"Because tap water is sourced from rivers, such as the Hangang River, it contains various minerals such as calcium and magnesium, with around 20 to 30 milligrams per liter," a Seoul City official said.

Some express health concerns over the chlorine use but experts highlight that a small amount is harmless.

"Chlorine is a chemical, therefore it can be harmful to health if one is over-exposed. One study showed that it can be detrimental if people are constantly exposed to chlorine over 3,000 ppm over a long period. But unless more than 1,000 milligrams per liter or 1,000 ppm is added to the water, there's no need to worry," said Kim Dong-keun, the general director of Citizens Network for Tap Water, adding that bacteria contamination of water due to a lack of chlorine could be more harmful.

The government, meanwhile, continues to put efforts into promoting the safety of tap water.

Seoul City, for instance, announced last month it would provide free-of-charge quality tests for tap water at some 300,000 homes and improve their water supply facilities. It has also signed up for an insurance to compensate citizens who suffer damage from any water pollution.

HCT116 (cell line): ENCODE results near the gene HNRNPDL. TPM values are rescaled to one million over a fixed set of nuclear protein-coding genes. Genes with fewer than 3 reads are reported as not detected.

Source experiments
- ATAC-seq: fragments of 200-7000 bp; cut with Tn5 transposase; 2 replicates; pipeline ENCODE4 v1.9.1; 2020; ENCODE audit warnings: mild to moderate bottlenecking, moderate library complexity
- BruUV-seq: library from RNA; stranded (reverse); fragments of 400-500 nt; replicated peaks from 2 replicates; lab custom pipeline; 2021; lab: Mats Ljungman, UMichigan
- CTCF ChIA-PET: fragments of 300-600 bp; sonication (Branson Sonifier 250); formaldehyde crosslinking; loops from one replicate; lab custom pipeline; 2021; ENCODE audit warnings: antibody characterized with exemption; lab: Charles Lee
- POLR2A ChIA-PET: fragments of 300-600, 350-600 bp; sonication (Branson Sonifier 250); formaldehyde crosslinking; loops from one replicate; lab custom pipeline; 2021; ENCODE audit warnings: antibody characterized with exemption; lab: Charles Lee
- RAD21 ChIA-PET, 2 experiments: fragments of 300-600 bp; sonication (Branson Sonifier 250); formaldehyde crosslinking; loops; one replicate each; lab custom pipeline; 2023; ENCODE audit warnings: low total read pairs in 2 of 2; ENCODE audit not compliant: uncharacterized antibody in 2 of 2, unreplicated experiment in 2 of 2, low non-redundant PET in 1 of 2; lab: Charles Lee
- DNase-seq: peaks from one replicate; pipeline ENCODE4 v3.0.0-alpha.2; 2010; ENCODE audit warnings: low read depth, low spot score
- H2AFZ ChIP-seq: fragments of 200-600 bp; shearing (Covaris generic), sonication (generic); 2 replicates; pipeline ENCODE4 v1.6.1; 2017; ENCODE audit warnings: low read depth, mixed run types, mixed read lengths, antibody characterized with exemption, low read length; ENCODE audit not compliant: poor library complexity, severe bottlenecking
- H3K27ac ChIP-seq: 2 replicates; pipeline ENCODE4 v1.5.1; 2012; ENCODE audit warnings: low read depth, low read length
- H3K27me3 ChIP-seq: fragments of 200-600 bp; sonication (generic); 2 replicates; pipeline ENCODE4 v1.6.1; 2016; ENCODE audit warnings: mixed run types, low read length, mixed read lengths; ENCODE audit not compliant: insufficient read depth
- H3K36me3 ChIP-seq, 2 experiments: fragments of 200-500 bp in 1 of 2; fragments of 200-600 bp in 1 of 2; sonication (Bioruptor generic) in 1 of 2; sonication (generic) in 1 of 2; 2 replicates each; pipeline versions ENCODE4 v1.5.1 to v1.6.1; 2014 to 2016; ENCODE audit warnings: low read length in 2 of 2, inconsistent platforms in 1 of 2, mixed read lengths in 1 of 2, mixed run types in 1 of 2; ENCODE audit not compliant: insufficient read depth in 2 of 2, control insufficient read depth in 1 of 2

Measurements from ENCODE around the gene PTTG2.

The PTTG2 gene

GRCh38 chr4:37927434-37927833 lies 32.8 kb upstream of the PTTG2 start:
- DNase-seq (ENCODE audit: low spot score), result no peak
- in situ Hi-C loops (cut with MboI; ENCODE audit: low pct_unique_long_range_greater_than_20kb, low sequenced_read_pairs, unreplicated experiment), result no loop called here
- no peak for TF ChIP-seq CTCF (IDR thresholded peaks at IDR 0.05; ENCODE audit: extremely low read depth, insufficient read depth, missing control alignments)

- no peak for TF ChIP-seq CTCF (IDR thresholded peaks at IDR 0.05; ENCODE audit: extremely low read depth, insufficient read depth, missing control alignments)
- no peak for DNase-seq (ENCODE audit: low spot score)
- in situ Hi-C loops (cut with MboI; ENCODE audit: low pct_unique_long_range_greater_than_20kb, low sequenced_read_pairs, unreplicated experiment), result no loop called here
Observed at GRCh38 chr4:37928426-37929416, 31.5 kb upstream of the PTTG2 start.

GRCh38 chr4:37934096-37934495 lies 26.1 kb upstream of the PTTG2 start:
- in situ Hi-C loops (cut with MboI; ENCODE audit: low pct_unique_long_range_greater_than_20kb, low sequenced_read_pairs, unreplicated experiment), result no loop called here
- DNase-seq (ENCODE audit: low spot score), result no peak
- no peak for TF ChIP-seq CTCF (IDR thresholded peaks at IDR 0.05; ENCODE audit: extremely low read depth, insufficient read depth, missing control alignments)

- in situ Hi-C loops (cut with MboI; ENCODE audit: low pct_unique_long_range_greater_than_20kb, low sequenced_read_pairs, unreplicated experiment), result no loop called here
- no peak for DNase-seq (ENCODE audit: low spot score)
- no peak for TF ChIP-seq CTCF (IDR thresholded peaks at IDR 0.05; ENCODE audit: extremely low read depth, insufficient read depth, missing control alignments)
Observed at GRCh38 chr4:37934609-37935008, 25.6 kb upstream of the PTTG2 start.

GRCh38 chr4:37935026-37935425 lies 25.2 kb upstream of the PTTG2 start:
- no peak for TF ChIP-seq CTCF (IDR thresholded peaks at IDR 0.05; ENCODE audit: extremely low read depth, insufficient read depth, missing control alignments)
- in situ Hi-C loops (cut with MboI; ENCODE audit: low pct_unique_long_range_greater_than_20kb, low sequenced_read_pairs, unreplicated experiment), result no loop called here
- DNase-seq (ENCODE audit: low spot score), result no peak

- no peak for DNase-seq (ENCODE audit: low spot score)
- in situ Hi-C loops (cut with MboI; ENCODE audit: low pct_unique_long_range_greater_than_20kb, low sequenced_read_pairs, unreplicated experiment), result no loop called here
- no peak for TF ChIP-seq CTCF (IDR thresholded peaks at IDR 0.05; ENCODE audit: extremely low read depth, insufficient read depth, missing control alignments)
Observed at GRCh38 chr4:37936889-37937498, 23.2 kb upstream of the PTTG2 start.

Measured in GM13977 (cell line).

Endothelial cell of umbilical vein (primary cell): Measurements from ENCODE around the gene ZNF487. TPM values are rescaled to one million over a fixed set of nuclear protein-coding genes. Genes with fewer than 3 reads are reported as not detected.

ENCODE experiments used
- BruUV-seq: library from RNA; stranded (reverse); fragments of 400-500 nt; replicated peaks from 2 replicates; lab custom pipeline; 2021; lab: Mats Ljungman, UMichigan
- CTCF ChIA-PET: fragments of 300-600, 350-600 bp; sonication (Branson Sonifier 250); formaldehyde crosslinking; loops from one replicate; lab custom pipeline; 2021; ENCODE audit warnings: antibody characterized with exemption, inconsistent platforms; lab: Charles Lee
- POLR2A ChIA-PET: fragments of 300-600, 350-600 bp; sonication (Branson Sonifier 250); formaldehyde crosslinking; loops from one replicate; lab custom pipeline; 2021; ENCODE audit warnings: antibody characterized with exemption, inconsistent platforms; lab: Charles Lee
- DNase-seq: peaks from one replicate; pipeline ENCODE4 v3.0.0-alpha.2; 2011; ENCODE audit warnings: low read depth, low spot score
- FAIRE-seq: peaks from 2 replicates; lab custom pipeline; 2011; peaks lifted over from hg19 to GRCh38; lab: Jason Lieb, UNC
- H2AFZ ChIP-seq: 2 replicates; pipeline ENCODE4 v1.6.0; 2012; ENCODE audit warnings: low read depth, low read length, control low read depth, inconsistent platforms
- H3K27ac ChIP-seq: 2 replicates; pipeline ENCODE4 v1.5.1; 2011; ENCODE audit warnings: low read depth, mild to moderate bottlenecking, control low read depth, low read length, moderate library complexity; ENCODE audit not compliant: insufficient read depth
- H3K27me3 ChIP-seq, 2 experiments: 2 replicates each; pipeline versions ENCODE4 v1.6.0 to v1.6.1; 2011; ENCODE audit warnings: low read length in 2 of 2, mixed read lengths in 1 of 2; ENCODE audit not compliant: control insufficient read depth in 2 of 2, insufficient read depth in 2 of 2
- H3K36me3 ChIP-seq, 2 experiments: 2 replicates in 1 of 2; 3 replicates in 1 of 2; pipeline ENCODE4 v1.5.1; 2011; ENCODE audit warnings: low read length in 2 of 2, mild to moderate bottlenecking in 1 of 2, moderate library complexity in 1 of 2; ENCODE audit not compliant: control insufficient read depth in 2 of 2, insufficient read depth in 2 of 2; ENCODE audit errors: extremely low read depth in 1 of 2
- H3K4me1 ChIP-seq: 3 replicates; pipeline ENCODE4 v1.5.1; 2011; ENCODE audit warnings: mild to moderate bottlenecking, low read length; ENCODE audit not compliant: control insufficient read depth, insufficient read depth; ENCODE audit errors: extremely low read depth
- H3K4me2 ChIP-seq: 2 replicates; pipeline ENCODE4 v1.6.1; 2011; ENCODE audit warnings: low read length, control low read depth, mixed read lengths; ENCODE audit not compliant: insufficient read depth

The city has been providing bottled tap water since 2001, branding the products under the name Arisu in 2004 to rehabilitate its image.

In March this year, Seoul Mayor Park Won-soon joined a network of some 72 government organisations and civic organisations to only use tap water by installing Arisu drinking fountains at all of its office buildings.

Civic groups stress that achieving the cleanliness of tap water and enjoying it is a basic right of the public.

"Improving the tap water credibility and expanding the culture of drinking tap water is crucial. Having safe water is not only a basic public right but also part of welfare. People should realise the importance of the cheapest, yet the most vital, benefit to their daily lives," said Kim.